GMA NOT COVERED BY PAY INCREASE
MANILA, SEPTEMBER 3, 2008 (STAR) By Paolo Romero - The proposal to increase the pay of workers in the public sector that the budget department has sent to Congress clearly stipulates that the sitting President, Vice President, senators and congressmen should not benefit from such increases, Budget Secretary Rolando Andaya Jr. reiterated yesterday.
This, as a Palace official also lamented that President Arroyo was unfairly hit for the planned salary hikes when at least three opposition senators have been pushing for such a raise in the last few years, with the proposed presidential pay higher than what was submitted to Congress last week.
The official also said the resolution submitted by the executive branch was patterned after a proposal of former Civil Service Commission (CSC) chair Karina David, now a critic of the administration.
Andaya said Section 14 of the proposed joint resolution states “that pursuant to Section 10, Article VI, and Section 6, Article VII of the Constitution, the salary adjustment prescribed herein for the President of the Philippines, Vice President of the Philippines, and members of Congress shall take effect only after the expiration of the terms.”
“It is precisely because of the constitutional provisions “that the President’s salary had been nailed to P57,750 despite the three salary increases for government workers since January 2006,” Andaya said.
However, in the official government organizational chart, the increases in the pay of the Salary Grade-33 holder, the highest in the pay scale and occupied by the President, are “reflected for record purposes only but the amount the incumbent receives is far less,” he said.
“While on paper the compensation of SG-33 is pegged at P69,878, the actual pay is P57,750 only, a level that is not even the highest in the public sector today because there are certain heads of government corporations and financial institutions who are getting more,” he said.
Andaya said the “cumulative increases” in the pay of the President will be enjoyed by “whoever succeeds the incumbent.”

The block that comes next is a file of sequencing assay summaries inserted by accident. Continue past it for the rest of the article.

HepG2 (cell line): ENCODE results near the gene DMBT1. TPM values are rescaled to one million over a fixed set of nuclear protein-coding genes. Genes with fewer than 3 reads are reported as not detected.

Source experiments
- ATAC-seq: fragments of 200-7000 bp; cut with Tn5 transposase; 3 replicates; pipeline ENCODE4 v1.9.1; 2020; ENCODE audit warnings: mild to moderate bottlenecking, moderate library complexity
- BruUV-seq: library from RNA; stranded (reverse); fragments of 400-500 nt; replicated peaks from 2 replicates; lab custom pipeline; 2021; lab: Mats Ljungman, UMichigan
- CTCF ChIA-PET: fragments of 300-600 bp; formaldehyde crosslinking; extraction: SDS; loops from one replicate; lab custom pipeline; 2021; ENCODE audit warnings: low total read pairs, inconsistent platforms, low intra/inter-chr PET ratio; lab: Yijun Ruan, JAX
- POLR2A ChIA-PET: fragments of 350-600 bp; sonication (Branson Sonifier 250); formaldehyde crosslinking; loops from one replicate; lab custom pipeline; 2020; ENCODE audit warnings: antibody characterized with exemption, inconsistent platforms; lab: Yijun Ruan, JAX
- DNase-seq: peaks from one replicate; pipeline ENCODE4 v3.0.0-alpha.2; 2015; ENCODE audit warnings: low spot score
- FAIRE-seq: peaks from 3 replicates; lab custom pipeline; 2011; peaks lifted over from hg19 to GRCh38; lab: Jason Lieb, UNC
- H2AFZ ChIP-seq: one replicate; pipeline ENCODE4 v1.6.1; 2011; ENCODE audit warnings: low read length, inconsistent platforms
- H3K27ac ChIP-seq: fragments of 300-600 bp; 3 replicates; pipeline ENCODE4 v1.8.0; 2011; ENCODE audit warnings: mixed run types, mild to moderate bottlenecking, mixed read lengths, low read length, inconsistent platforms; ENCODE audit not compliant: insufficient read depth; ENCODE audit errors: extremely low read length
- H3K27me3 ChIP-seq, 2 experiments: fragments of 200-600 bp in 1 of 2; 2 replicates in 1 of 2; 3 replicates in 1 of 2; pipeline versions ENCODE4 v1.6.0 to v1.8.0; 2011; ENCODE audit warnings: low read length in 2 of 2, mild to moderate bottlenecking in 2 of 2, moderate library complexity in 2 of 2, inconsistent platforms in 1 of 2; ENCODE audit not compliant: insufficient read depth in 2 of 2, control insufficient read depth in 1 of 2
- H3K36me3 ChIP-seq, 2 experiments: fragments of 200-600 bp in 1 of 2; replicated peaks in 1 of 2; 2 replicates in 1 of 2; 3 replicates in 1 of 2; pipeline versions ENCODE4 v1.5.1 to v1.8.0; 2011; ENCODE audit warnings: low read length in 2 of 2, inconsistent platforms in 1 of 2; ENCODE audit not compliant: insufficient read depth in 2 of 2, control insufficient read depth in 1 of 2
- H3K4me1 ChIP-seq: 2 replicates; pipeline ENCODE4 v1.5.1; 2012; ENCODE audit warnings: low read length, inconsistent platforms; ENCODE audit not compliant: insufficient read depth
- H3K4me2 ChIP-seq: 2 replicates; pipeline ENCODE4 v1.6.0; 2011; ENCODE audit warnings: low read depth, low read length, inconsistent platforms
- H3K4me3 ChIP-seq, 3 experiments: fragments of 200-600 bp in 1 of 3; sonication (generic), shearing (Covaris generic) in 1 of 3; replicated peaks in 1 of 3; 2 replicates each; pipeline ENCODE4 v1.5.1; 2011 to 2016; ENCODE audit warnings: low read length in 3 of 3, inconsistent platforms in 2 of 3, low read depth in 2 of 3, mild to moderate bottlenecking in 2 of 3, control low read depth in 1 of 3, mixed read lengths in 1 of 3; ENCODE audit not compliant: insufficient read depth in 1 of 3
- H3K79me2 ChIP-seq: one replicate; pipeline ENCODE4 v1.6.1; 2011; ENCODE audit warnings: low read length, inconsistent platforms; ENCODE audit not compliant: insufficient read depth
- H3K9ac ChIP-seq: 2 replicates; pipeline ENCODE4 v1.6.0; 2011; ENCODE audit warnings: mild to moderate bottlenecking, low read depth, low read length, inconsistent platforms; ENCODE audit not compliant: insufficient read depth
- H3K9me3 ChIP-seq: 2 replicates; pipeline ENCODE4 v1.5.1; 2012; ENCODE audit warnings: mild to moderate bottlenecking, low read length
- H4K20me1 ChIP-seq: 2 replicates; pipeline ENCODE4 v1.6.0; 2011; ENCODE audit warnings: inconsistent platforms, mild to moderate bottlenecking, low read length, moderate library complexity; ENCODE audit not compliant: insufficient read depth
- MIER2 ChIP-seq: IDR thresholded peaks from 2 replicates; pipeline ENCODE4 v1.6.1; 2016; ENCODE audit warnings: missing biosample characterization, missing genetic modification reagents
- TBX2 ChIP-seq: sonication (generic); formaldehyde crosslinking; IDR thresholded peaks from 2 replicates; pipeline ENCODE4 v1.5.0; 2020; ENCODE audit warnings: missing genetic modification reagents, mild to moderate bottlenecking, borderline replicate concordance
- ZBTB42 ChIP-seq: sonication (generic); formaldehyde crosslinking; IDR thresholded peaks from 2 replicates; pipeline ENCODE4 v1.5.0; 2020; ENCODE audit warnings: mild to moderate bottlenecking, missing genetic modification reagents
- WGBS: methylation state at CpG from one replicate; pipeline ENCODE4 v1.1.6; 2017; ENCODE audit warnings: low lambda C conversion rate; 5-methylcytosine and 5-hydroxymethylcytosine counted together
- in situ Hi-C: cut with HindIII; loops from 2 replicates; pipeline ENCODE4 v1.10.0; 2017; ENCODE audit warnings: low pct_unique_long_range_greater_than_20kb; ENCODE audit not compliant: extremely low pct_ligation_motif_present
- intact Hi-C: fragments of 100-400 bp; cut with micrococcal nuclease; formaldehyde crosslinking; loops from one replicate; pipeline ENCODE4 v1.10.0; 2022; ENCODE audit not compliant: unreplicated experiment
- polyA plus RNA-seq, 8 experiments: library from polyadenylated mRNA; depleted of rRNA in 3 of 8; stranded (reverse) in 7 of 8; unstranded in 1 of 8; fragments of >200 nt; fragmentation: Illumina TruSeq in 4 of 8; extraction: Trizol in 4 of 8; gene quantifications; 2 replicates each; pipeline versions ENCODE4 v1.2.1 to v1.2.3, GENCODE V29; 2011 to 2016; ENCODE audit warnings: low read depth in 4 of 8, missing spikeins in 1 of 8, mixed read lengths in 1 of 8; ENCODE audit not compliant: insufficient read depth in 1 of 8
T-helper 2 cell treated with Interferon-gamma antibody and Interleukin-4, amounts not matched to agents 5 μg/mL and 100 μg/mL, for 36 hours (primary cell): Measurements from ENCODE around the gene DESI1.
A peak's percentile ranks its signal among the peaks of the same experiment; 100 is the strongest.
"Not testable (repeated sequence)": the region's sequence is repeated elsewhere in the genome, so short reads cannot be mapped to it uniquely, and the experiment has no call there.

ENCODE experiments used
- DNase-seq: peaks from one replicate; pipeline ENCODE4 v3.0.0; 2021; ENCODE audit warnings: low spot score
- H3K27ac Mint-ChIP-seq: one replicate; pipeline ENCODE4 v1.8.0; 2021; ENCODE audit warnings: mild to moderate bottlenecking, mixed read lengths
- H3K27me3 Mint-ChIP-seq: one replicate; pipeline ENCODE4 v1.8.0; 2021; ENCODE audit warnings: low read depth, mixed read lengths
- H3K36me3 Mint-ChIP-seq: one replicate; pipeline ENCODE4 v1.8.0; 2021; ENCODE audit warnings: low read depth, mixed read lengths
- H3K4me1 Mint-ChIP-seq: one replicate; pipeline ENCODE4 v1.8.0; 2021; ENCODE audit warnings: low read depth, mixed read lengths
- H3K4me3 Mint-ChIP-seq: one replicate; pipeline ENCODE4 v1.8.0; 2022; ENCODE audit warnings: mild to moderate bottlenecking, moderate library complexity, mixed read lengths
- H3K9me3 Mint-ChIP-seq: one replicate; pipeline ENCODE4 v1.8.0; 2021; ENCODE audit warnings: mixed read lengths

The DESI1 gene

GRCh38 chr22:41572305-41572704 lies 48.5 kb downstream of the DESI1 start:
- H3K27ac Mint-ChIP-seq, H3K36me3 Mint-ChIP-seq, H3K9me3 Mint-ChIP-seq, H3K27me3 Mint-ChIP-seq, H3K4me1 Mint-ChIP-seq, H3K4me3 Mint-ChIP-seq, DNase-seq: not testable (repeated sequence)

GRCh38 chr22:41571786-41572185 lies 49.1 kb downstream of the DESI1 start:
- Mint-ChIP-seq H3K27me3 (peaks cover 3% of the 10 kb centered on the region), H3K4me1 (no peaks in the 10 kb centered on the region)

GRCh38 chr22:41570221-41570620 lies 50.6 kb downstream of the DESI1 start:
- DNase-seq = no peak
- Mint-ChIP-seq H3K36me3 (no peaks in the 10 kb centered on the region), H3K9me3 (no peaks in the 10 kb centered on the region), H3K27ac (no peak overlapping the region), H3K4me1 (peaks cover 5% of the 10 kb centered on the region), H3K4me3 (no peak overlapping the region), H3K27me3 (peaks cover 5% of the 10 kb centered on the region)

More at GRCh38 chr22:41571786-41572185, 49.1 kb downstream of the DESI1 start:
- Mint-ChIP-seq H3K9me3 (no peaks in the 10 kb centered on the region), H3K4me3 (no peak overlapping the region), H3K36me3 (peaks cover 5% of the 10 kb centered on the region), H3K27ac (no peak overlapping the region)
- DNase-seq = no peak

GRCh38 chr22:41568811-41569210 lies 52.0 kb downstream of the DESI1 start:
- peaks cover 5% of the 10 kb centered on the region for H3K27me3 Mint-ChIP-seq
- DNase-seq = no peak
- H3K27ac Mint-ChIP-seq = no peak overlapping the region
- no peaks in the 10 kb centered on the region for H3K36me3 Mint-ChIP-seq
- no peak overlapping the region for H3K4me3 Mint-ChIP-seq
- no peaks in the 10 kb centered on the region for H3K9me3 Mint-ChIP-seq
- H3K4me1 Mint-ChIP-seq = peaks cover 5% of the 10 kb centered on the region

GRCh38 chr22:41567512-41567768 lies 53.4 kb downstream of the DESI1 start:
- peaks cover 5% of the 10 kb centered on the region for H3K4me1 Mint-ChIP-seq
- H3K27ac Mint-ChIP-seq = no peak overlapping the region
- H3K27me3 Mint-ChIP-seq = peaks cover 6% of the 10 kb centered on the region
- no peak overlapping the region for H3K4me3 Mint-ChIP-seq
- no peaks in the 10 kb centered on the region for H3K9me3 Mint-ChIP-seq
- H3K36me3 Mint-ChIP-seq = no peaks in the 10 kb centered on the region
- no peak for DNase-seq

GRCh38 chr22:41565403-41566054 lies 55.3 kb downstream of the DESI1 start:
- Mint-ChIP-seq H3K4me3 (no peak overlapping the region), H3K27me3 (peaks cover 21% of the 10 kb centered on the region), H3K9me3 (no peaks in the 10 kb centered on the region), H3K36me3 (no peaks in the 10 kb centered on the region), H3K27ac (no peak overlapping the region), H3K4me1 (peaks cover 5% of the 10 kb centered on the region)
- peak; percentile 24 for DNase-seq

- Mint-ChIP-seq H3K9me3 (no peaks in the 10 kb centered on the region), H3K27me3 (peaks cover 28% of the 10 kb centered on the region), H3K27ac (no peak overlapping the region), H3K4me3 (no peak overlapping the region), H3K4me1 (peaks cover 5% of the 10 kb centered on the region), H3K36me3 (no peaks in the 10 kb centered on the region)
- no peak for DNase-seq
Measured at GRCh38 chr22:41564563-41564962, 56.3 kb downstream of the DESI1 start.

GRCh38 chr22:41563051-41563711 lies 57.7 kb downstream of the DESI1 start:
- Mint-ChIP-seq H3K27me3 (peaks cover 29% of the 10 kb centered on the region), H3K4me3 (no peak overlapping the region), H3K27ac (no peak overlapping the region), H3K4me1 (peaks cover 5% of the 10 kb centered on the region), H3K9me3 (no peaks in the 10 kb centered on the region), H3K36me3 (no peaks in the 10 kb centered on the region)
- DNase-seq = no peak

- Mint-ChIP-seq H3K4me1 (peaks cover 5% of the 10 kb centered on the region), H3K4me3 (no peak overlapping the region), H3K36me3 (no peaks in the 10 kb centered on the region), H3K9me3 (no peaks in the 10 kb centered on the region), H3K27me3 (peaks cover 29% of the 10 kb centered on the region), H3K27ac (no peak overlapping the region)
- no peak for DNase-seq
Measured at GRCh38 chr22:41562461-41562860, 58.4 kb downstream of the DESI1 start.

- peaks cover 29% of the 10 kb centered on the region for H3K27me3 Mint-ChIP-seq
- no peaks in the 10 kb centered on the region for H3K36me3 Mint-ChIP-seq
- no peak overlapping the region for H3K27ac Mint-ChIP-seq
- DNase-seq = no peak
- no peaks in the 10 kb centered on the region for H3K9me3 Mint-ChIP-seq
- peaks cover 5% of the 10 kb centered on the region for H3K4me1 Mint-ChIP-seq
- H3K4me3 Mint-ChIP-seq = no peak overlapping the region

He said “to give room for wage increases of positions below the President, the ceiling must be raised, as the government pay scale consists of 257 gradations which must have pay differentials in between.”
Pending bill After opposing the Department of Budget and Management’s proposal for salary increase, Senate records showed that Sen. Panfilo Lacson filed a bill last year calling for the adoption of an omnibus job classification and pay increase for all government employees including the President, Vice President, Senate President and everyone down the line.
Under Senate Bill 42, the President’s salary, which is under salary grade 22, will be P140,277 per month while the Vice President, Senate President and the House Speaker would get P125,247 monthly under salary grade 21.
Lacson’s bill presents an omnibus system which provides 22 job grades as opposed to the current 33 salary grades, and is based on skills and knowledge, nature of work and answerability.
Senators Loren Legarda, Edgardo Angara and Antonio Trillanes have also filed the same bill.
Legarda said she filed her bill upon the recommendation of former CSC chairman David.
Lacson defended his bill yesterday after he questioned the DBM’s move to insert the increase of salaries of the Office of the President as well as senators and congressmen in the 2009 budget.
“If Malacańang really wants to ease the plight of government workers, it should follow the constitutional process. It should pass the proper measure into law, and then fund it, instead of sneaking in billions of pesos in taxpayers’ money into next year’s budget, which cannot be used anyway because the Constitution prohibits it,” Lacson said.
Lacson also said there is a big difference between the Palace’s insertion of the funds into the 2009 budget, and his Senate Bill 42.
“My bill aims to rationalize the pay scale of government officials and employees. Funding it will follow the constitutional provision,” he said.
Meantime, the House appropriations committee starts public hearings this morning on President Arroyo’s proposed P1.415-trillion national budget for 2009.
Albay Rep. Edcel Lagman, senior vice chairman of the committee, yesterday said the panel has invited the administration’s economic managers to brief congressmen on how they have put the budget together and how they would fund it.
“We should be able to finish scrutinizing the budget at the committee level in two weeks and then start going into its details at the sub-committee level. We intend to approve it on second reading before the first recess next month,” he said. – With Jess Diaz and Christina Mendez
Chief News Editor: Sol Jose Vanzi
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